The barbershop was jumping. Alvin didn’t allow smoking or whiskey drinking, but today, he had allowed somebody to bring in a keg of beer. The noise had steadily increased from the time the shop opened and the four of us—Alvin, Jabo, Leroy, and me—arrived. Everybody was shouting, trying to be heard above music from the DVD player.

“This is truly a great day in the history of black folks in America,” shouted Jabo over the noise. “Man, we got to celebrate until we drop, cause this is truly a great day.”

“You got that right. We did it, we got that boy nominated,” Alvin was crowing along with the rest of us.

“Alvin,” I shouted, “what you mean ‘we,’ you voted for Clinton in the primaries.”

“That is neither here nor there. It don’t mean I ain’t for Obama. Like they say, we got to stick together to get them republicans outa office.” Alvin did something I hadn’t seen him do since we were young men running after women. He took a swig of beer.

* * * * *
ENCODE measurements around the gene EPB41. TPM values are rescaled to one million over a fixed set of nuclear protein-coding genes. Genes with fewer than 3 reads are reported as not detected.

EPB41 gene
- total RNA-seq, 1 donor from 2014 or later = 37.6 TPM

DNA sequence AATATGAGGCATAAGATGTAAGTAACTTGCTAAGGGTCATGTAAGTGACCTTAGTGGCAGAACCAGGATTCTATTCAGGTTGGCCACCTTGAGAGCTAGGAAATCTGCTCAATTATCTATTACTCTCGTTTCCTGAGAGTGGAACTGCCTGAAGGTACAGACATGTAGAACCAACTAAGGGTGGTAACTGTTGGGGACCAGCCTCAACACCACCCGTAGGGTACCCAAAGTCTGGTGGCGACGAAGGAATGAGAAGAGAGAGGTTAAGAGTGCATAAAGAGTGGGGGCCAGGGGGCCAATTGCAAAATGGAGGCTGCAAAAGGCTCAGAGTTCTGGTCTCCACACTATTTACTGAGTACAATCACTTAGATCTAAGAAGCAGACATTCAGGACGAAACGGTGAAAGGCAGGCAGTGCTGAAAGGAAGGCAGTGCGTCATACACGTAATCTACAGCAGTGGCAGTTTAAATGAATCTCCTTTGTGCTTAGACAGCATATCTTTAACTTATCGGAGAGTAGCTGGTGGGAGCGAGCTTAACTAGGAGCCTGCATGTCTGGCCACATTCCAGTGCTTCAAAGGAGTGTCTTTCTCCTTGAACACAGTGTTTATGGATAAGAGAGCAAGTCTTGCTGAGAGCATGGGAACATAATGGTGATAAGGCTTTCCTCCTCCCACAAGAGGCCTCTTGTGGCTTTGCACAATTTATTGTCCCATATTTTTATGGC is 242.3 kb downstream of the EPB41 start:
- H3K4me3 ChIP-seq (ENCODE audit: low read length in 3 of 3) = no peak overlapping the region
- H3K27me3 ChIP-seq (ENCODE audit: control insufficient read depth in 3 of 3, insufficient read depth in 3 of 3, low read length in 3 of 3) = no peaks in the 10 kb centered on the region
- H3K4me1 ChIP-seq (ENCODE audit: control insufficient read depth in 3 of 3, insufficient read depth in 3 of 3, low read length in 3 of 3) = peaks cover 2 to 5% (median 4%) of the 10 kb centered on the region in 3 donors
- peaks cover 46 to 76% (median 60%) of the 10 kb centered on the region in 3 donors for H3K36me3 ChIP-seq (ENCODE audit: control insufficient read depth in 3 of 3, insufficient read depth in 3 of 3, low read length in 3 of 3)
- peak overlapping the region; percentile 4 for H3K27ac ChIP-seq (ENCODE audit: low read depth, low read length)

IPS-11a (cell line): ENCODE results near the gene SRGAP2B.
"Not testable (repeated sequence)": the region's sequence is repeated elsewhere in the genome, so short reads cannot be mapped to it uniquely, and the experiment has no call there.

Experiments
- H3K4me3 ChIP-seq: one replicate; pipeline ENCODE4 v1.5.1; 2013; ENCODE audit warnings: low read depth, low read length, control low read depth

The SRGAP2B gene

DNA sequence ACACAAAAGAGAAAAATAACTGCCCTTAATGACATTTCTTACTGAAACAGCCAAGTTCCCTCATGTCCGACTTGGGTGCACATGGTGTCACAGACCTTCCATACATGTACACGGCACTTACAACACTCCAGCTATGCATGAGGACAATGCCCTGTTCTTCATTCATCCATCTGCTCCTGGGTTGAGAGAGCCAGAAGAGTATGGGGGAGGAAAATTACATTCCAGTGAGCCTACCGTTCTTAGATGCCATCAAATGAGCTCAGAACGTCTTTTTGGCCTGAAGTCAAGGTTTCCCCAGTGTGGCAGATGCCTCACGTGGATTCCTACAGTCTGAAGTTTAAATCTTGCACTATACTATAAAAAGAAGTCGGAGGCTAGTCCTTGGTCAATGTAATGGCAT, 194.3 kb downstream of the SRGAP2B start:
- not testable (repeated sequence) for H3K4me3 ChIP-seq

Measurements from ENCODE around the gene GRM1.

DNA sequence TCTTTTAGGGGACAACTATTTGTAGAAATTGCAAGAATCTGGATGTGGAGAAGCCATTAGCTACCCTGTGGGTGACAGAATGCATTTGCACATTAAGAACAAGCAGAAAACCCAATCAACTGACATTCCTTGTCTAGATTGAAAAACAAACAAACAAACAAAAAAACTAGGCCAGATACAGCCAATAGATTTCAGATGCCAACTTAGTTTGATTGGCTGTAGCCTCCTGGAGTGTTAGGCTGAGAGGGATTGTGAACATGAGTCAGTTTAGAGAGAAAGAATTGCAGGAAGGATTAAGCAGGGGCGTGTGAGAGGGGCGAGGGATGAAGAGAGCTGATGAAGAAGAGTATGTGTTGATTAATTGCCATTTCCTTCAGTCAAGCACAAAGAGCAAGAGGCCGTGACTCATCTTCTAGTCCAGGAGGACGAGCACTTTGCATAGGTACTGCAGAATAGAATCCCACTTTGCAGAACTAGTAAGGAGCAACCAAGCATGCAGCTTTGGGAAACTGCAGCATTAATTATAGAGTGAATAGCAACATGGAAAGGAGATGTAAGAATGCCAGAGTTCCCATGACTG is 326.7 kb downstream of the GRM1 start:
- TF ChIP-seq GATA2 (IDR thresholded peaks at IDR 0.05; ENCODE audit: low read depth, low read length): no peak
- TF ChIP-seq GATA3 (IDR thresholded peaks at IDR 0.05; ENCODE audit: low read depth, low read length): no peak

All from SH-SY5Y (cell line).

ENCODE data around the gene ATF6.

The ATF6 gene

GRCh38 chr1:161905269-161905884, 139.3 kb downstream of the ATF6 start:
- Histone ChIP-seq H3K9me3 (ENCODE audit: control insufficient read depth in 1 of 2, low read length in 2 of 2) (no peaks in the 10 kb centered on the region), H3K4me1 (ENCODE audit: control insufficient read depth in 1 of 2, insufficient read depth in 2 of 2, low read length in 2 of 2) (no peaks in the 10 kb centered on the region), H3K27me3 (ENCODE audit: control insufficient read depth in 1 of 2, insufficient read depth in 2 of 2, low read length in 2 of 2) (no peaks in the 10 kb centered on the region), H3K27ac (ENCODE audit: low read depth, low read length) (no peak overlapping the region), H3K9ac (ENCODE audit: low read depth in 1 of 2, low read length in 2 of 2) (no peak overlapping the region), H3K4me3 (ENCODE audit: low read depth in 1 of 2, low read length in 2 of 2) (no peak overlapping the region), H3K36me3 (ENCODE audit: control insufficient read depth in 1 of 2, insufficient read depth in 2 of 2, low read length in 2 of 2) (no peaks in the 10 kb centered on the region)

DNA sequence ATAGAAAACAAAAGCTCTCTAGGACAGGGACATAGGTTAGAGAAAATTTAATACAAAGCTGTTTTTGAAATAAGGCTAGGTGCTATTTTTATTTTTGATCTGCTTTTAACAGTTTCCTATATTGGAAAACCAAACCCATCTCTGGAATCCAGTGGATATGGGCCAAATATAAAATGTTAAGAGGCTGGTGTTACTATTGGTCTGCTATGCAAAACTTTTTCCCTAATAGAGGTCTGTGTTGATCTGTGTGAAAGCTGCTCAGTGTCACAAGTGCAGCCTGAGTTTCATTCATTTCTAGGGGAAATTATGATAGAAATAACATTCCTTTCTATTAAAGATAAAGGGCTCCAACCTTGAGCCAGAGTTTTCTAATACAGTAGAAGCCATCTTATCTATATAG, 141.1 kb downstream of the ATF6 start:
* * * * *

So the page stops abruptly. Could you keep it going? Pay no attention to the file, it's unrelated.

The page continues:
Leroy shouted so loud everybody stopped talking. “Youall think we can get him elected president? Now that will be sumpin. A black president of these United States. Yes sir, that will be sumpin, it surely will.”

“Hey, you jive turkeys who didn’t think Obama was black enough, is he black enough for you now?” Alvin was grinning, and I knew he wouldn’t be cutting any hair that day.

I threw a damper on the festivals. “He won a scrimmage, now he got to win the game, and that ain’t gonna be easy.”

“I think Louis is right,” Alvin agreed, “I don’t care what nobody say, race gon play a big part in this election. Many white folks ain’t comfortable just thinkin bout a black man in the White House. And let’s not forget Michelle Obama. Can you see them accepting a strong, beautiful, intelligent black woman as first lady? I mean come on, let’s get real.”



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